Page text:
Communities bear the brunt of elephant population

27 May, 2022 - 00:05 0 Views
Communities bear the brunt of elephant population Because of overpopulation, human-wildlife conflict has been prevalent in communities that are adjacent to game parks as animals migrate to seek fresh habitant and water

The Chronicle

Leonard Ncube in Hwange

INVOLVEMENT of communities that are affected by human-wildlife conflict in decision making has been taking centre stage during deliberations at the ongoing African Elephants conference in Hwange.

Organisers saw it fit to host the four-day event in Hwange National Park, the home of more than 45 000 elephants, to rubberstamp the need for sustainable elephant conservation strategies in the wake of overpopulation of jumbos in the giant park.

Hwange National Park

There is an overpopulation in elephant range states in Africa.

Zimbabwe, with over 90 000 jumbos against a carrying capacity of 45 000, and Botswana, which has between 130 000 and 160 000 elephants, account for two-thirds of the world’s African jumbos.

Because of overpopulation, human-wildlife conflict has been prevalent in communities that are adjacent to game parks as animals migrate to seek fresh habitant and water.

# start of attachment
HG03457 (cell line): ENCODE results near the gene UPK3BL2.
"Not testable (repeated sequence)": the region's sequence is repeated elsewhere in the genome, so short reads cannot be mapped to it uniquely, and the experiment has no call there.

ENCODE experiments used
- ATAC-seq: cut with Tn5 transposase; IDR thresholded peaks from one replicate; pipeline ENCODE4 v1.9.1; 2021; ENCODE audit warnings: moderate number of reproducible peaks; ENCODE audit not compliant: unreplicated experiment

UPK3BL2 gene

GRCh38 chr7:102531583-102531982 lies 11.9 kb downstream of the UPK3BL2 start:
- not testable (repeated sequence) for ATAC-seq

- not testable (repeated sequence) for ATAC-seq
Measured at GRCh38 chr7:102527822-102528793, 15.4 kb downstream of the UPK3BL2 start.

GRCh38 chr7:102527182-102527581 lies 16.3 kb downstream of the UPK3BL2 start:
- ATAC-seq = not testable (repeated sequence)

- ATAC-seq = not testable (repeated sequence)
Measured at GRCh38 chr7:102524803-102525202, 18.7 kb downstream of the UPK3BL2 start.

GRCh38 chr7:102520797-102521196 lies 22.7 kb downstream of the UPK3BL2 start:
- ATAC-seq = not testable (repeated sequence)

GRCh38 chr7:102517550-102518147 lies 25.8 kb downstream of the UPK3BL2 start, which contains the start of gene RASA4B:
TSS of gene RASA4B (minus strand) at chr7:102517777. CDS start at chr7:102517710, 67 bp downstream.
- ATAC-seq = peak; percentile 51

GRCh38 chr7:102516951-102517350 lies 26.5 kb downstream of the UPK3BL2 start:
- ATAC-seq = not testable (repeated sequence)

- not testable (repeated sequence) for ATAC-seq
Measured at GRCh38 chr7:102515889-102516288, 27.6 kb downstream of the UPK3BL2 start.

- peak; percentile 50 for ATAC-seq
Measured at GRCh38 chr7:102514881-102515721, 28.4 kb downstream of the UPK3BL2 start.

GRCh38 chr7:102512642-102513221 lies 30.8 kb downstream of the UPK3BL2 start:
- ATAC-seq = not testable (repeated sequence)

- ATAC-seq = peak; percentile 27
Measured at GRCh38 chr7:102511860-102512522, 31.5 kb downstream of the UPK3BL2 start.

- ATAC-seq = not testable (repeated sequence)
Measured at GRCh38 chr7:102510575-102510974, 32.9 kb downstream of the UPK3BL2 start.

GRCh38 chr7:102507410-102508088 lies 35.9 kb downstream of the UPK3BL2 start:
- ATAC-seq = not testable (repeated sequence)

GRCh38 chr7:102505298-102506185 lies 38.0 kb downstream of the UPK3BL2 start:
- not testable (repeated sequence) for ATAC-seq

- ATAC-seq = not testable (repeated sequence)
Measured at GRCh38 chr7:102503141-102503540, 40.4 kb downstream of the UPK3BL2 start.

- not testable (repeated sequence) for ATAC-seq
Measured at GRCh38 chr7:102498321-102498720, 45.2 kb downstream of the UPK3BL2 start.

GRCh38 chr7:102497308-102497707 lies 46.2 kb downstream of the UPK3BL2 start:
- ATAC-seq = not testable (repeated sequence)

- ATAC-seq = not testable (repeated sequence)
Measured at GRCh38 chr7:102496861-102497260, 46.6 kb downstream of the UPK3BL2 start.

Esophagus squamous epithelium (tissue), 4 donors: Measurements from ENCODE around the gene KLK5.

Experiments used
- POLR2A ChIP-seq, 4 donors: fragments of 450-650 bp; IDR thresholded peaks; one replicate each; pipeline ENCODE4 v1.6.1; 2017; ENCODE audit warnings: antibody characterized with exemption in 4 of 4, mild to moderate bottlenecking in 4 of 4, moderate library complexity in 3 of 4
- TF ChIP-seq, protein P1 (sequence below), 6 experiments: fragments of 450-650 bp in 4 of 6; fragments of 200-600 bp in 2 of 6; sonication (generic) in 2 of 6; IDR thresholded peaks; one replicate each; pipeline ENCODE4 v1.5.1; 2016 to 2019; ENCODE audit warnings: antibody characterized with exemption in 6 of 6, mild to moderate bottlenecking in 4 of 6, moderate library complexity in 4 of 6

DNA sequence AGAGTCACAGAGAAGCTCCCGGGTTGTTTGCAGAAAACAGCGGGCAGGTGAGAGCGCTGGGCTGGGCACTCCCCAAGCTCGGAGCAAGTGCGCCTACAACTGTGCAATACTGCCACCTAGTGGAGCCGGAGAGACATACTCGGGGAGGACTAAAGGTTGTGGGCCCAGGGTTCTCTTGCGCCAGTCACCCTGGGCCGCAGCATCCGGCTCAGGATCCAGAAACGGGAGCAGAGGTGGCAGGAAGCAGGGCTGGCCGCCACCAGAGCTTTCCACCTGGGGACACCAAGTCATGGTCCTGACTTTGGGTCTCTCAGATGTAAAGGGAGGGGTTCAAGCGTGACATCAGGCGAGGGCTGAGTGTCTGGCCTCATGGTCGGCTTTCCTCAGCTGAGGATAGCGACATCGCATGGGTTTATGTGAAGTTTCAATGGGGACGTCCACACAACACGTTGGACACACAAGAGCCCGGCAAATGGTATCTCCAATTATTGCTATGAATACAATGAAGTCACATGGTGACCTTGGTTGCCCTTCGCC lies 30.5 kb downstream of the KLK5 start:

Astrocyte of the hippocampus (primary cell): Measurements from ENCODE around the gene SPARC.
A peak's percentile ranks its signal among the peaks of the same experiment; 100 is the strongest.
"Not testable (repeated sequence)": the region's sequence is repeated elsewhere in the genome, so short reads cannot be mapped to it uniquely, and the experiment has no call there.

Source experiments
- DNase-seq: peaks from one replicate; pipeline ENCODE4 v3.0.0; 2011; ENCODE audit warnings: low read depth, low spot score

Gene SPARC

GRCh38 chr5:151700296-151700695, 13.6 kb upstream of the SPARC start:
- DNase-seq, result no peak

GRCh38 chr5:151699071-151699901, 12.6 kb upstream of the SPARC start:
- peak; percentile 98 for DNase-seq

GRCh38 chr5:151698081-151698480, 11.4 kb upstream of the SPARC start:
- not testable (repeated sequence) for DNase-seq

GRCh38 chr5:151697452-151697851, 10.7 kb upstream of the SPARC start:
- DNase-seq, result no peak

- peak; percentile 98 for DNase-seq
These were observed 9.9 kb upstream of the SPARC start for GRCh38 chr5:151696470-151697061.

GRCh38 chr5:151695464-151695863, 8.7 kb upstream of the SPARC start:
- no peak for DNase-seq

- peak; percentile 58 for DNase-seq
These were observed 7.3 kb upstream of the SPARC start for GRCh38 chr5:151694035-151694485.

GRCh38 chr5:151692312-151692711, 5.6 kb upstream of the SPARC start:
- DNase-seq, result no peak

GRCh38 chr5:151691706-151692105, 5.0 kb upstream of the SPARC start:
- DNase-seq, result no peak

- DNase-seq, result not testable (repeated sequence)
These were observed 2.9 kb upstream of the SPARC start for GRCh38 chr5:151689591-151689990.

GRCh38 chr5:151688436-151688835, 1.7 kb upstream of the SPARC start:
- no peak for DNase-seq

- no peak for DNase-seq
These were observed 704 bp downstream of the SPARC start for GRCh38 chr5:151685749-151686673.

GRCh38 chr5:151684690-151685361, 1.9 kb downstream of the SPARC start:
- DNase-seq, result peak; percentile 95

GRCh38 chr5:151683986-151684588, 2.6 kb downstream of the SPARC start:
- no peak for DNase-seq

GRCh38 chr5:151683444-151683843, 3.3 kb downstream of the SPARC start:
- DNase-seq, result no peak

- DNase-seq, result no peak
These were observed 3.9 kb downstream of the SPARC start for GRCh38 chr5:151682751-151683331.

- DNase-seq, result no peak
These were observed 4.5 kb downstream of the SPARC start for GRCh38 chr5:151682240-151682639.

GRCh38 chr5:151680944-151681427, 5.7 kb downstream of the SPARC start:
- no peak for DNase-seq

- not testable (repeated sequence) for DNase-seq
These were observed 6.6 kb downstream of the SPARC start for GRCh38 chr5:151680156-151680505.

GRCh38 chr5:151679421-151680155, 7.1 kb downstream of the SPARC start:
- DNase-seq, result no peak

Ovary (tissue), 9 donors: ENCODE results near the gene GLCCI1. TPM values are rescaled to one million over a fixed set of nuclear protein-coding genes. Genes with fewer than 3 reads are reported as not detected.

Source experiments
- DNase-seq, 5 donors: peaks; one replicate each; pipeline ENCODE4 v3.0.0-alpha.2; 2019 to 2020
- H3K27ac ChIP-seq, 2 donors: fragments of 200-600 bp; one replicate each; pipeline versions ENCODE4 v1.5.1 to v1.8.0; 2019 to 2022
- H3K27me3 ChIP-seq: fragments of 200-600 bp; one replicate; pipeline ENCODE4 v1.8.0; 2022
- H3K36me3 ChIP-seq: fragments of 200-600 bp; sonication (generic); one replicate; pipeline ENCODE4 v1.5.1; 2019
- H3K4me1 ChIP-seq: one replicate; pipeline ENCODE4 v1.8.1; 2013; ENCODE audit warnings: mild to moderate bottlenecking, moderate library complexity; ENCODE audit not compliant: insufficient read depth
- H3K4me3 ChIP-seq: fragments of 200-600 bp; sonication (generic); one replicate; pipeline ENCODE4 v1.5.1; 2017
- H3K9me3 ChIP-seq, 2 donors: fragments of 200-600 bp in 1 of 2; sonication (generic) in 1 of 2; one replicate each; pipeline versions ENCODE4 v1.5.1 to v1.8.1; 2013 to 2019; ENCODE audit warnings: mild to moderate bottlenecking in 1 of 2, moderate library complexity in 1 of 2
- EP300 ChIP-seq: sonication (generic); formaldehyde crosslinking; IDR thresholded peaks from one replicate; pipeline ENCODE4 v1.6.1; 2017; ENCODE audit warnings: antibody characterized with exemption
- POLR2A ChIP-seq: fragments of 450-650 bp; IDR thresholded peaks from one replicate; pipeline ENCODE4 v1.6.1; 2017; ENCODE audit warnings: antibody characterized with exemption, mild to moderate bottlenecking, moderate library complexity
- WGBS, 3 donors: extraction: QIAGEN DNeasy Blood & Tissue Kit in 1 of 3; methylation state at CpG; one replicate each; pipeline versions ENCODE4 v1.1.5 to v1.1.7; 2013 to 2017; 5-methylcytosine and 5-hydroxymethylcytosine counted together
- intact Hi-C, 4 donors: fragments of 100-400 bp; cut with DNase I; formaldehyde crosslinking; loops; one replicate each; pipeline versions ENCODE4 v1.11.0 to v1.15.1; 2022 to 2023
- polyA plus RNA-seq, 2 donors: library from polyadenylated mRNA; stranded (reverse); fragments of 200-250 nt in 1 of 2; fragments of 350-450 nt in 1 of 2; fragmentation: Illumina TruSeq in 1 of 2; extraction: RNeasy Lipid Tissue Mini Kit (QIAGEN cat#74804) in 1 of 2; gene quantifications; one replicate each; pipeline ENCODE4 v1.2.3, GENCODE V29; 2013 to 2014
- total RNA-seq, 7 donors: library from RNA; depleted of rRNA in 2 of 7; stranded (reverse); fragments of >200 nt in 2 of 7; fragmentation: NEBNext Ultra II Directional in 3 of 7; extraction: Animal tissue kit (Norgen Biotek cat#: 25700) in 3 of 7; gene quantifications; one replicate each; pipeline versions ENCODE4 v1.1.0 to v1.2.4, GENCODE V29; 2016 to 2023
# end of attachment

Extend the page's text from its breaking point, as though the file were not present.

Communities have lost crops, livestock and loved ones due to attacks by the wild animals.

Two people were recently killed by elephants in Victoria Falls in a space of a week while Chief Dingane-Nelukoba of Dete on the edge of Hwange National Park also said at some point he lost two of his subjects in a month to the jumbos.

His area has two known cases of survivors of attack by elephants and lions.

Human-wildlife conflict is common in most African countries except for South Africa whose wildlife model involves fencing off game parks.

Botswana is also erecting an electric fence separating communities and animal zones.

Victoria Falls residents recently called upon Zimbabwe Parks and Wildlife Management Authority (ZimParks) to erect a fence separating human settlements from the game parks.

Zimbabwe is hosting the inaugural Africa Elephant Conference where Range States are pushing an agenda towards a common voice against a decision by the Convention on International Trade in Endangered Species of fauna and flora (CITES) to put elephant species in Appendix 1 thereby totally banning trade in ivory.

Convention on International Trade in Endangered Species of fauna and flora (CITES)

Most countries stopped trading in elephants and their products in 1989 when the ban was effected and now have a headache of an ever increasing ivory stockpile that they can’t sell.

Zimbabwe is sitting on about US$600 million worth of ivory and these started accumulating in the 1980s, according to ZimParks director general Dr Fulton Mangwanya.

He said 26 percent of the ivory was from natural mortality of elephants while 30 percent was from problem animals and the remainder recovered from poachers.

Africa has Savanna and Forest elephant species and their population is increasing although the global population is said to be declining.

Zimbabwe is home to about 90 000 jumbos against a carrying capacity of 45 000, with Hwange National Park alone having more than 45 000 against its carrying capacity of 15 000.

The meeting seeks to drive a common voice and avoid unnecessary discord going to the Conference of Parties 19 (COP19) to be held in Panama in November 2022.